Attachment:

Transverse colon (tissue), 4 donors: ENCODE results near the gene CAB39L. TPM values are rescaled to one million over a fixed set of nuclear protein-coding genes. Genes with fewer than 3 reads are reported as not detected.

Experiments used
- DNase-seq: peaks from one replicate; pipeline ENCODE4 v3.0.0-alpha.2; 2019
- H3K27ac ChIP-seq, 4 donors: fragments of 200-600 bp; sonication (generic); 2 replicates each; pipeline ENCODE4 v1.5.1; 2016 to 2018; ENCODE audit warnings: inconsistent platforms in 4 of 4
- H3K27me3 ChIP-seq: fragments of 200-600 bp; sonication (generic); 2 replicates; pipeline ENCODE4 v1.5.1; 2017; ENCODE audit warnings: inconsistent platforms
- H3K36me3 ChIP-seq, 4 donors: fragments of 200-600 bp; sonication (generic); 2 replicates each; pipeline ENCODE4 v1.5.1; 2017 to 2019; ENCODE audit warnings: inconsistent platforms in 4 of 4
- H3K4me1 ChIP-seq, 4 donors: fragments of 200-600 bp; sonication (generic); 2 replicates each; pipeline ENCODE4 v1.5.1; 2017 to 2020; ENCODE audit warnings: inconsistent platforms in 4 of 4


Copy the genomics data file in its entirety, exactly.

Transverse colon (tissue), 4 donors: ENCODE results near the gene CAB39L. TPM values are rescaled to one million over a fixed set of nuclear protein-coding genes. Genes with fewer than 3 reads are reported as not detected.

Experiments used
- DNase-seq: peaks from one replicate; pipeline ENCODE4 v3.0.0-alpha.2; 2019
- H3K27ac ChIP-seq, 4 donors: fragments of 200-600 bp; sonication (generic); 2 replicates each; pipeline ENCODE4 v1.5.1; 2016 to 2018; ENCODE audit warnings: inconsistent platforms in 4 of 4
- H3K27me3 ChIP-seq: fragments of 200-600 bp; sonication (generic); 2 replicates; pipeline ENCODE4 v1.5.1; 2017; ENCODE audit warnings: inconsistent platforms
- H3K36me3 ChIP-seq, 4 donors: fragments of 200-600 bp; sonication (generic); 2 replicates each; pipeline ENCODE4 v1.5.1; 2017 to 2019; ENCODE audit warnings: inconsistent platforms in 4 of 4
- H3K4me1 ChIP-seq, 4 donors: fragments of 200-600 bp; sonication (generic); 2 replicates each; pipeline ENCODE4 v1.5.1; 2017 to 2020; ENCODE audit warnings: inconsistent platforms in 4 of 4